By Evin Oneale, Idaho Department of Fish and Game
Less than a month after his hunting privileges were reinstated following a previous poaching conviction, a Boise County man poached again.
And this time, it really cost him.
Gregory Wayne Powell, 44, of Horseshoe Bend, recently was sentenced in Boise County Court in Idaho City on felony elk poaching charges stemming from a December 2007 incident.
Powell, initially charged with unlawful possession and waste of two cow elk, trespassing, and using the elk tag of another, pleaded guilty to a felony charge of possession of two or more big game animals within a 12 month period.
In December 2007, Powell trespassed onto private land, shot and killed two cow elk. He left both animals where they fell, returning under the cover of darkness to field dress both animals partially. Powell hauled the carcasses to his residence in a horse trailer. He left both animals in the trailer until mid-afternoon the following day, by which time the meat had spoiled. Powell placed a friend's elk tag on one of the illegal animals.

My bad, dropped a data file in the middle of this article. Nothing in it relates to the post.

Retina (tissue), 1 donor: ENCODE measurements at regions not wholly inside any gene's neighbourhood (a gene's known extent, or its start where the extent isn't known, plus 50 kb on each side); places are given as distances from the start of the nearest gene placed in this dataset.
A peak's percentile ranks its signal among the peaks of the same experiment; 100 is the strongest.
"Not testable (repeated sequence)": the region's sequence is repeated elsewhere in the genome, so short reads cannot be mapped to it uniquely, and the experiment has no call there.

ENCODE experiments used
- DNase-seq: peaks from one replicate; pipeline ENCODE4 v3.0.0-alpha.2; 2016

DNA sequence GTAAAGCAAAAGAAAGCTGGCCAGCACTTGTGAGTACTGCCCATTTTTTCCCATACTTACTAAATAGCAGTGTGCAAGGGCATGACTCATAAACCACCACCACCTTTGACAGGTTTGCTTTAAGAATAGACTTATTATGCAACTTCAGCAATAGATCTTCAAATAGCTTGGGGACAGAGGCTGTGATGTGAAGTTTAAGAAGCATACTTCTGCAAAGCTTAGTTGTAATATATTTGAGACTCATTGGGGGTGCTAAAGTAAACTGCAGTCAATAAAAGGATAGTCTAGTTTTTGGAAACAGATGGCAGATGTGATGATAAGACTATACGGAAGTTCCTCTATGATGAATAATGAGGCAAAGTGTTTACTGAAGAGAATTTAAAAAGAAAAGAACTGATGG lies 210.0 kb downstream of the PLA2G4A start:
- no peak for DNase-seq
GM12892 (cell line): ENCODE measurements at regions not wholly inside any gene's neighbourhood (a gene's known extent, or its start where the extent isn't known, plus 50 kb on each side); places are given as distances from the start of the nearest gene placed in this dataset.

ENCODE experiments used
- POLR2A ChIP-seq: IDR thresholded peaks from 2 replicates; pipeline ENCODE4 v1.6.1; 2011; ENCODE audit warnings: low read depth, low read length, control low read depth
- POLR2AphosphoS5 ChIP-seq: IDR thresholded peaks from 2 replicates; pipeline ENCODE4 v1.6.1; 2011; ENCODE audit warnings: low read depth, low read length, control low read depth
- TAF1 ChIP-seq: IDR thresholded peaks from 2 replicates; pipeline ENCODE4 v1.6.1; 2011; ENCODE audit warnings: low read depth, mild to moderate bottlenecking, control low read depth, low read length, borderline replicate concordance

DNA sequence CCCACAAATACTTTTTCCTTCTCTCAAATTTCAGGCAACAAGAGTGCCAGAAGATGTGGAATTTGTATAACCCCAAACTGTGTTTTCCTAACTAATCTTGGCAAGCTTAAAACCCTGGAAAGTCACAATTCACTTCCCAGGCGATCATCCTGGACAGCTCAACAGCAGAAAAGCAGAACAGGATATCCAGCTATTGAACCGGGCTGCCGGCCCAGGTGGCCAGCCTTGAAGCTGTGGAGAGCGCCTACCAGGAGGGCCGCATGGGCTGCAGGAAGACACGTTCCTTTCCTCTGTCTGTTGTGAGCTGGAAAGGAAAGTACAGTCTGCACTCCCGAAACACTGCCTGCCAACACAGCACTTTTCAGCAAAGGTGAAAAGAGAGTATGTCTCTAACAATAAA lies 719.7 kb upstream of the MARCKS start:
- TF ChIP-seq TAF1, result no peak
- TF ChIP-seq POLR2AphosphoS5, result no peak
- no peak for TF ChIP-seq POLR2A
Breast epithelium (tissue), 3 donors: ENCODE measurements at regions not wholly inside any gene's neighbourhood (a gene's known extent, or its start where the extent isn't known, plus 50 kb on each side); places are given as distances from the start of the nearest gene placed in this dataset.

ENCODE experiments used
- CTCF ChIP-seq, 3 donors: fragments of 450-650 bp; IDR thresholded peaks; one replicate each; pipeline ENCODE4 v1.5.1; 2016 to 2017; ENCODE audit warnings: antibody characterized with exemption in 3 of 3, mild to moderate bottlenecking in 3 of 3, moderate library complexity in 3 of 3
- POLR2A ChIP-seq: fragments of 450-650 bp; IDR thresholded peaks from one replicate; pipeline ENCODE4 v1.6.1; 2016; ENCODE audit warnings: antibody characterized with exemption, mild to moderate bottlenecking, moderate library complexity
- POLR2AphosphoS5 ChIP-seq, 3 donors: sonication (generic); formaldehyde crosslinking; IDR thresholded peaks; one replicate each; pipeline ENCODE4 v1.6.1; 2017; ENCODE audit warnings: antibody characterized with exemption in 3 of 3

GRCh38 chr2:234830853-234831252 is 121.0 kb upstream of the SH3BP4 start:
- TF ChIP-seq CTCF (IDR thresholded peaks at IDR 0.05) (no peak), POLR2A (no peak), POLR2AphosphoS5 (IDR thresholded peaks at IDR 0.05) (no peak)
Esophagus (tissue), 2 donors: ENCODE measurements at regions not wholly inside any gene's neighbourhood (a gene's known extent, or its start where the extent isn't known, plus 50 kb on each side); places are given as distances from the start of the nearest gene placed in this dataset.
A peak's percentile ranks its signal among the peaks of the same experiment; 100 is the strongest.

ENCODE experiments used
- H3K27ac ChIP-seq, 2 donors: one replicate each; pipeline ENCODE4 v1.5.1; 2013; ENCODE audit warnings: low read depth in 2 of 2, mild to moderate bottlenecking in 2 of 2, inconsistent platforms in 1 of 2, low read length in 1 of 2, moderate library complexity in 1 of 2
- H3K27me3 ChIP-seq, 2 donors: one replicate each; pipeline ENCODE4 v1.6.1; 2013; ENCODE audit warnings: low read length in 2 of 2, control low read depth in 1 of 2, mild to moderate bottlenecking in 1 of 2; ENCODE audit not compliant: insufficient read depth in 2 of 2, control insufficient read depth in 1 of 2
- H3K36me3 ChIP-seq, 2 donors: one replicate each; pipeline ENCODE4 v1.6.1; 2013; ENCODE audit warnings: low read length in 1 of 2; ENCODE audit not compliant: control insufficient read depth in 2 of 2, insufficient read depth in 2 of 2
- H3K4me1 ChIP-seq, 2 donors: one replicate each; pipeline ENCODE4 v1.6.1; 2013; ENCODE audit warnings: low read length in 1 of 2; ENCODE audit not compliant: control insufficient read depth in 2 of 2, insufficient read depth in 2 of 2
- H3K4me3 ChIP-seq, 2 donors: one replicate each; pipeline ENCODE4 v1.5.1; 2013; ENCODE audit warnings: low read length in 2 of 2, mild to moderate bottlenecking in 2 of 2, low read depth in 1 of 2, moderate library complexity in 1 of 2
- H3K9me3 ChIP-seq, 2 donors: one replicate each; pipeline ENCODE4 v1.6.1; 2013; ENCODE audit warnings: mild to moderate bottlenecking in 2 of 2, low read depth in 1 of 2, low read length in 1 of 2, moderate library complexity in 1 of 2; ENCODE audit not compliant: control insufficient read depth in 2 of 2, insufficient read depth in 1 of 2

When initially contacted, Powell denied any wrongdoing, concocting the story that he and the friend killed the elk somewhere else. DNA evidence sealed the case against Powell.
During sentencing, Fish and Game conservation officer Rob Brazie testified about Powell's eerily similar 2004 poaching conviction.
In 2004, Powell was convicted of killing a five-point bull elk several weeks before the season opened. He left the elk on the hill and later sneaked the animal out under cover of darkness. Left in a horse trailer for most of the following day, the unskinned elk spoiled.
When officers arrived to investigate, Powell convinced a friend to claim the elk as his own. Powell was charged with possession of a closed season elk, waste of an elk and using the elk tag of another. His hunting license was suspended for three years.
In the 2007 poaching incident, Fourth Judicial District Magistrate Kathryn Stickland sentenced Powell to 10 days in jail with another 120 days to be served at the probation officer's discretion, five years of unsupervised probation, a 10-year revocation of hunting privileges, $1,500 in restitution for two elk, fines totaling $600, unspecified court costs and $4,597.50 in reimbursement for DNA tests.
Should Powell be convicted of another crime during his probationary period, he would serve a minimum of one year in jail for the elk poaching and up to three years at the court's discretion.
Evin Oneale is the regional conservation educator is the Southwest Region.